Journalists need to draw distinctions in reporting sex abuse cases

National Catholic Reporter

June 29, 2018

By Michael Sean Winters

The news broke last week that Cardinal Theodore McCarrick, the retired archbishop of Washington, had been ordered to abstain from any public ministry because of a credible and substantiated allegation of sexual abuse against a minor. We also learned that two settlements had been made in New Jersey involving adults who alleged sexual impropriety against the cardinal when he served as a bishop and archbishop in that state. Cardinal Joseph Tobin, who is now the archbishop of Newark, also announced that he was lifting the confidentiality requirement those settlements contained, and he said the victims could come forward if they wished to do so. I stand by what I wrote at the time the news broke.

Then, some in the media decided that this information warranted opening a floodgate of rumors and speculations, not only about McCarrick but also about reporters covering the Catholic Church. Phil Lawler, at, wrote “How did Cardinal McCarrick’s secret last so long?” He concludes that short essay by suggesting the press was either lazy or biased. “Why were so many journalists willing to let the rumors go unexplored? Or, if they did explore the rumors, why were they willing to drop the story, at a time when so many other allegations were splashed across the headlines?” Lawler asked. “Could it be because, for anyone seeking to influence a cardinal, the threat of disclosure is more effective than disclosure itself?”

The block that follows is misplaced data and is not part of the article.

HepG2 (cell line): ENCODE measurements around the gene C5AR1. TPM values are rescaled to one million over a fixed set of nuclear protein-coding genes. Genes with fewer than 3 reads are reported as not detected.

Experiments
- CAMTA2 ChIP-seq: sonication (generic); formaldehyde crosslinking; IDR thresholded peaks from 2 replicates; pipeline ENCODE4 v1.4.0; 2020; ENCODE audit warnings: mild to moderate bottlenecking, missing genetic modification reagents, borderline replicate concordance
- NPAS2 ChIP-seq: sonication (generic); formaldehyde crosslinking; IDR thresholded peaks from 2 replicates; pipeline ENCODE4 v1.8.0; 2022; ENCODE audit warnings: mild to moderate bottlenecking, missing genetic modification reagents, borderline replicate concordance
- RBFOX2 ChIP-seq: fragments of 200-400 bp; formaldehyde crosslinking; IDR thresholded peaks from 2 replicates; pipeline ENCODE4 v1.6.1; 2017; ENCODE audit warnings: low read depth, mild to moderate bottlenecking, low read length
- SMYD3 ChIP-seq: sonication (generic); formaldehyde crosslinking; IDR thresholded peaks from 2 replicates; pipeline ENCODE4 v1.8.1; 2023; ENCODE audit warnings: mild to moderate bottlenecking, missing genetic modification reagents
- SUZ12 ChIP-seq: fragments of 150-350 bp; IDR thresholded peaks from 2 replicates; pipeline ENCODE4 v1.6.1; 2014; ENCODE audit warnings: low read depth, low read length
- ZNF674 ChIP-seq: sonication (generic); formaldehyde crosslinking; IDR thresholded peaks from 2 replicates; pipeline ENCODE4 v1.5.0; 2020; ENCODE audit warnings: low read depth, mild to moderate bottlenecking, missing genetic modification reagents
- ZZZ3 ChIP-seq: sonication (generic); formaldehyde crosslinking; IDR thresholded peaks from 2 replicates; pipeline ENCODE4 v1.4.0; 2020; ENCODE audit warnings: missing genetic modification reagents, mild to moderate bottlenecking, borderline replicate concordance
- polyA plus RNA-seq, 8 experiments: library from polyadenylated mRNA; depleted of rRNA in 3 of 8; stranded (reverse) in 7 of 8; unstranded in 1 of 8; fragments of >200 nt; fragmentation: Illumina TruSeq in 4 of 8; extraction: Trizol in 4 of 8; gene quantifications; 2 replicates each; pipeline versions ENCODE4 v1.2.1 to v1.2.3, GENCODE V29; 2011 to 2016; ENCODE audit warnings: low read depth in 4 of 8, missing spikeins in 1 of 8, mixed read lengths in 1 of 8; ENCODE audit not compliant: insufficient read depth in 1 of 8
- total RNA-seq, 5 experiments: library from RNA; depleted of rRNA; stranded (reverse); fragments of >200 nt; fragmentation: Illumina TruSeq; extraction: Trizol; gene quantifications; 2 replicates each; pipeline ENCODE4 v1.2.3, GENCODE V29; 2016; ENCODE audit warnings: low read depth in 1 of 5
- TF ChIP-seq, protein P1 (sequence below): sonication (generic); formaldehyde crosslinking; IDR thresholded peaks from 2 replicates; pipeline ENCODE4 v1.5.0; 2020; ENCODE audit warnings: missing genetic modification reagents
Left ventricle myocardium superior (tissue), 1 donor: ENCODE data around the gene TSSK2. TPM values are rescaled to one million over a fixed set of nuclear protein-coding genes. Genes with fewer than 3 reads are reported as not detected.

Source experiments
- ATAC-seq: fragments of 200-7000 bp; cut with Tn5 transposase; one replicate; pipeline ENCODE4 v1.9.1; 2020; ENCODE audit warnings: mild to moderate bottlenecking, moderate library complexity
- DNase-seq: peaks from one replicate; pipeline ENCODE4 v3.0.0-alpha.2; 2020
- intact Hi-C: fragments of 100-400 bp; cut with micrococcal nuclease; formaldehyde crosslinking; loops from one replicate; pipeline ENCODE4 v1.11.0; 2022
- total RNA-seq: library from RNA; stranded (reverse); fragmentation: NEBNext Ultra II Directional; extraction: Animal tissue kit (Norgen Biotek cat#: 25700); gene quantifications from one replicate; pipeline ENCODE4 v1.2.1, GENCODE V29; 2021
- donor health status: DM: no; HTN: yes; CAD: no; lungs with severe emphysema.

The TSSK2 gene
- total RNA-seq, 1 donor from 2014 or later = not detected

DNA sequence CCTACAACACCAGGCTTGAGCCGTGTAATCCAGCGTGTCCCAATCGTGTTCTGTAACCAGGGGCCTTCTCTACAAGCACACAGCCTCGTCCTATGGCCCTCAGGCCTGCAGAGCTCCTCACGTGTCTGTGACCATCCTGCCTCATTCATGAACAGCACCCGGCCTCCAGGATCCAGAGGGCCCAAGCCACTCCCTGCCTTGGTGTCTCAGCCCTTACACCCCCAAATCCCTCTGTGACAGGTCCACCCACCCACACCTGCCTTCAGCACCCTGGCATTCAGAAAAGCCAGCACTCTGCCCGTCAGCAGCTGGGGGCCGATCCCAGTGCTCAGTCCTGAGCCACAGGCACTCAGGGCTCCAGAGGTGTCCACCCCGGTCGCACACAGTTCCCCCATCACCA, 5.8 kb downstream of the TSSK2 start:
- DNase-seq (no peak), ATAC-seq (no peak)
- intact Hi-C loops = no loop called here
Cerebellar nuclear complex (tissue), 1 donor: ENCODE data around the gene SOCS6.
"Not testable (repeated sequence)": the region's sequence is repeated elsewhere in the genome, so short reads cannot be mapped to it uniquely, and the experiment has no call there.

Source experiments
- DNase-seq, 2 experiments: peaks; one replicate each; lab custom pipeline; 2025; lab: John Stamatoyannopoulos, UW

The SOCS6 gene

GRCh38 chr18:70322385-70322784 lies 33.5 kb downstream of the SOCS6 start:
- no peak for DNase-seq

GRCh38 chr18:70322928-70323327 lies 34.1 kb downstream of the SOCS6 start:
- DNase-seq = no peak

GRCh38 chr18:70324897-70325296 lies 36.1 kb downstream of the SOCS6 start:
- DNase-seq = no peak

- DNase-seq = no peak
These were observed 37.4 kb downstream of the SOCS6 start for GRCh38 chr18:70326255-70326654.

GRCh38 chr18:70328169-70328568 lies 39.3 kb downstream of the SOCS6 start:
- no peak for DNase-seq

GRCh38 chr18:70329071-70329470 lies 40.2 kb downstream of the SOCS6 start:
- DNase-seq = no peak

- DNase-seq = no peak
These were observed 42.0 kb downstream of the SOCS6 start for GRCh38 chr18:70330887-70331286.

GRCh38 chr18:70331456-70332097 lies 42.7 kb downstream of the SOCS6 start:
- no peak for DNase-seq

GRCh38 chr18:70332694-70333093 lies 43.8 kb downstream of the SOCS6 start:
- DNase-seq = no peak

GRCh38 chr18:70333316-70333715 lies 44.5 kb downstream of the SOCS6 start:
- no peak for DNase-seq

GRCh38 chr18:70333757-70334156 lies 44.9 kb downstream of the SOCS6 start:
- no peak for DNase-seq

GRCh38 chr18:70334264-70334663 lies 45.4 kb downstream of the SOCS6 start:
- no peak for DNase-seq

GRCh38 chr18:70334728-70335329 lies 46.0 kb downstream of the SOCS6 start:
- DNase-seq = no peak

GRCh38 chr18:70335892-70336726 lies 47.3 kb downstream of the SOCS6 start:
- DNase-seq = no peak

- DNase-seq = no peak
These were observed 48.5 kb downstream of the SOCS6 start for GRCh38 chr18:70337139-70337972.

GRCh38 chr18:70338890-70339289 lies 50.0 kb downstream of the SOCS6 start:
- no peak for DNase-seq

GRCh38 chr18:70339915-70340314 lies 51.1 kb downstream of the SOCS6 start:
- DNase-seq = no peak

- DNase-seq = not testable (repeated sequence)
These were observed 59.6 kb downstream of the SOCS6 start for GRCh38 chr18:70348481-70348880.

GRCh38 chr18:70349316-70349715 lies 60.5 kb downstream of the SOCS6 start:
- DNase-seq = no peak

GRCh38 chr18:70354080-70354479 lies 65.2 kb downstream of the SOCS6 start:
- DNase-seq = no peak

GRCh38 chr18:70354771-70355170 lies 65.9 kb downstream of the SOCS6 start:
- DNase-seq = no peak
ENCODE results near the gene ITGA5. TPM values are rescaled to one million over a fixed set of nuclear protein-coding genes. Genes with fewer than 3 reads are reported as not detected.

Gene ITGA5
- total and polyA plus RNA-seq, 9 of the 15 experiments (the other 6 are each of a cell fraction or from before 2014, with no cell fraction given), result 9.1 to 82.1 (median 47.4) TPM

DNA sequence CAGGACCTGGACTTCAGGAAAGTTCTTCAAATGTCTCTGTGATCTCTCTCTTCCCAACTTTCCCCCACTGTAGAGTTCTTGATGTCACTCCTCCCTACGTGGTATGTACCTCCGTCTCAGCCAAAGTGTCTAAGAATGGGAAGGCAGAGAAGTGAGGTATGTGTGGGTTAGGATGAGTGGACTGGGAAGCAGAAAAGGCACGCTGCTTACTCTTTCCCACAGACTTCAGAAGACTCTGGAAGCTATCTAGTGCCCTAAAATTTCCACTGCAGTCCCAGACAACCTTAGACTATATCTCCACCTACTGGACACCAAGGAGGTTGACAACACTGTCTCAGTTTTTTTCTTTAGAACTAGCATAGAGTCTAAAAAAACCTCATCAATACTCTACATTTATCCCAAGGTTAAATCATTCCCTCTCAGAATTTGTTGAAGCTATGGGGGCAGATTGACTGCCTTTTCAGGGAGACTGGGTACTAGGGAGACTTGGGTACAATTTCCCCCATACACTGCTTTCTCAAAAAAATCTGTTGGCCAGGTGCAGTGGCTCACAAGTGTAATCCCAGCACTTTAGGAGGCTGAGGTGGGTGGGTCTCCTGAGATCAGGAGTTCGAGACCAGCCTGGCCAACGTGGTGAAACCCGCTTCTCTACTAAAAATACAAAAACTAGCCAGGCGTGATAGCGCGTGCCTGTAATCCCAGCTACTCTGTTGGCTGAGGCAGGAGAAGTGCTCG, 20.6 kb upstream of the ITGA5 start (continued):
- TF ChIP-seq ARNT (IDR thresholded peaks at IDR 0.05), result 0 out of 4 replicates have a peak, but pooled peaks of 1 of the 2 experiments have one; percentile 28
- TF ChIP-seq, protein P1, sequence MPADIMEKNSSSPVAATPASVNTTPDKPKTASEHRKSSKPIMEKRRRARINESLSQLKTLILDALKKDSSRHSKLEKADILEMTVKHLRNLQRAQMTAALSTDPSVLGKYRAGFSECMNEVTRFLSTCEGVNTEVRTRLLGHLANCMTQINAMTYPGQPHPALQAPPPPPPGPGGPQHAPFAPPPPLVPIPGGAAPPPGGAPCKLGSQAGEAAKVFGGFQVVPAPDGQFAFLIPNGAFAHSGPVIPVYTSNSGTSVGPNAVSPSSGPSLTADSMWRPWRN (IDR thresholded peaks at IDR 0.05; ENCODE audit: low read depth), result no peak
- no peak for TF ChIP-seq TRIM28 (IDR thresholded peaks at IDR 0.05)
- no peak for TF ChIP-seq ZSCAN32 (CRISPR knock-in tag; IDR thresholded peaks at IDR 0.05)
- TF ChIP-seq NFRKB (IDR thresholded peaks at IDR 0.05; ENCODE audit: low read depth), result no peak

Rod Dreher was one of the journalists who tried to nail down the stories about McCarrick’s sexual deviancy in the beginning part of the century and he used the new revelation to print now rumors about McCarrick’s behavior that he did not print previously. He dismissed McCarrick’s claim of innocence, writing at The American Conservative, “Innocence? I believe McCarrick is lying, and that he knows he is lying. I have been waiting for this story to break since 2002.” The power of denial in sexual matters is much stronger than Dreher thinks, and McCarrick could well think he is telling the truth if he has repressed this incident.

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